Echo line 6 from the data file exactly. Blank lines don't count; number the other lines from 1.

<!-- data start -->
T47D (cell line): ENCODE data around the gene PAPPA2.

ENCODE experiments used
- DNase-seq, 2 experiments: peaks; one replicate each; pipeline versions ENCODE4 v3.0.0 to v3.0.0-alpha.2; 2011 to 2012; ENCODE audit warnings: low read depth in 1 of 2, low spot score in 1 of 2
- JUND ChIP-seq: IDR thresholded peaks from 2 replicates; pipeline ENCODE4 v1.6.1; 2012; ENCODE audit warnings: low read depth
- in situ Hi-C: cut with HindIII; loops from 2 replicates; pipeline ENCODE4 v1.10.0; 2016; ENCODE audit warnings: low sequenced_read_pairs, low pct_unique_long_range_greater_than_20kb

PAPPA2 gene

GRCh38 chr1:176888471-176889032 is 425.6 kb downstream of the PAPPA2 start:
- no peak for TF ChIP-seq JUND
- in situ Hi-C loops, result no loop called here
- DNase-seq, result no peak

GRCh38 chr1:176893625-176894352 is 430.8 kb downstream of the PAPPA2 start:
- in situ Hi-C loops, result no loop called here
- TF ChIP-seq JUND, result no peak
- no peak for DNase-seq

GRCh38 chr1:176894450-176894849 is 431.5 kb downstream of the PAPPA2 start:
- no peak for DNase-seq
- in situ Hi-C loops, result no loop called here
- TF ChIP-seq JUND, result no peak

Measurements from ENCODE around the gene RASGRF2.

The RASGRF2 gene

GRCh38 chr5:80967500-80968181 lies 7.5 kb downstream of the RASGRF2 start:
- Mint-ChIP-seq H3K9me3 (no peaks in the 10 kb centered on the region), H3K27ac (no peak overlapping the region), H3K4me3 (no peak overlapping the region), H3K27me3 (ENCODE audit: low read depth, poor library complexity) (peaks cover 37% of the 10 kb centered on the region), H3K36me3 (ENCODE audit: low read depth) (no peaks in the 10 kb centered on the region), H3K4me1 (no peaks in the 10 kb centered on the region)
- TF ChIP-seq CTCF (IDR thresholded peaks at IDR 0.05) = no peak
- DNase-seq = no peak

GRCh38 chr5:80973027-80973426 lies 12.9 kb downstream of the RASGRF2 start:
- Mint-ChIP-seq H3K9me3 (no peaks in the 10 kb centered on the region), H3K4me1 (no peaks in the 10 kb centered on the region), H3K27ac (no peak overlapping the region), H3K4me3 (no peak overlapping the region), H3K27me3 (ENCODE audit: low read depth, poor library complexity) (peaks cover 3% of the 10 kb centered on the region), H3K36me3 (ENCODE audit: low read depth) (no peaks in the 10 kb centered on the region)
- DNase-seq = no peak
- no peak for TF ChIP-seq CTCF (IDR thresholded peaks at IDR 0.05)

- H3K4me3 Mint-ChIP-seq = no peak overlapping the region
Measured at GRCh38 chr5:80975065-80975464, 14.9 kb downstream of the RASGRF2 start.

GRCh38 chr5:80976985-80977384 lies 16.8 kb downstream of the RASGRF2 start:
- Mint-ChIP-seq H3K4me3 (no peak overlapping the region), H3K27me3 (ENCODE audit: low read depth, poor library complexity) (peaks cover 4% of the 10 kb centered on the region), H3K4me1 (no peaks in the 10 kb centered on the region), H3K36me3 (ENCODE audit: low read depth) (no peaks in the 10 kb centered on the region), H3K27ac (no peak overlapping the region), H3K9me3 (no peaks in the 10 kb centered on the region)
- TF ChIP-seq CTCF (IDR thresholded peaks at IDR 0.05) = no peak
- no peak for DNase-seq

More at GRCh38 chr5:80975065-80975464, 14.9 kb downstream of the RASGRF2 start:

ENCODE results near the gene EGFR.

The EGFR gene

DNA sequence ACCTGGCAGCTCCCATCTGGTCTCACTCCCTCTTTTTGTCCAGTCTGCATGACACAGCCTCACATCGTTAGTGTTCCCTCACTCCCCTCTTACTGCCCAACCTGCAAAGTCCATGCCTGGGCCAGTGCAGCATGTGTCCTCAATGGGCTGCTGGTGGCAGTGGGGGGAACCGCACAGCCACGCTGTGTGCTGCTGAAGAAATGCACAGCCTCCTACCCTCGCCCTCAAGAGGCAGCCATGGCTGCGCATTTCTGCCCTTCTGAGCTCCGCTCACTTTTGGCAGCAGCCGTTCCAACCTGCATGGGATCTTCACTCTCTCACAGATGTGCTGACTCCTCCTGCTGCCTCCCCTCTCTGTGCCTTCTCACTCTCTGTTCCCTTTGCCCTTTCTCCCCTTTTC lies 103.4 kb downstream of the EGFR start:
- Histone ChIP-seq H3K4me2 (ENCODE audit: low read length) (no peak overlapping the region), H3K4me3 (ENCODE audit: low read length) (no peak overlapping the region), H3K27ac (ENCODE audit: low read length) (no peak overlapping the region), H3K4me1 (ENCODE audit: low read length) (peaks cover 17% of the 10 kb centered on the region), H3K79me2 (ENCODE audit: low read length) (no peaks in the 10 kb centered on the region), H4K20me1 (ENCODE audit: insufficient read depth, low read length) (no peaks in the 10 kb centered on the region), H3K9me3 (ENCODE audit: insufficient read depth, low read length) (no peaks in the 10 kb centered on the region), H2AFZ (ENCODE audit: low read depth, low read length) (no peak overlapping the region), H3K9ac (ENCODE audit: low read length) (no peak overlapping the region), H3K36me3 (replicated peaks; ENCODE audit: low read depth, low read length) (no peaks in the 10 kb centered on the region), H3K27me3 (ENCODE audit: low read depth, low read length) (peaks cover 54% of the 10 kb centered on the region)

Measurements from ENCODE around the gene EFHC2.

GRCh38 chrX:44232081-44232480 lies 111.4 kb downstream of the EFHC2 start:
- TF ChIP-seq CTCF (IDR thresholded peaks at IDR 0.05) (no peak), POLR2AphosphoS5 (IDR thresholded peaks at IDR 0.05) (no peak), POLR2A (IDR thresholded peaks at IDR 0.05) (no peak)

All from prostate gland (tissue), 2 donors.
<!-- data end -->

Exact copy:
PAPPA2 gene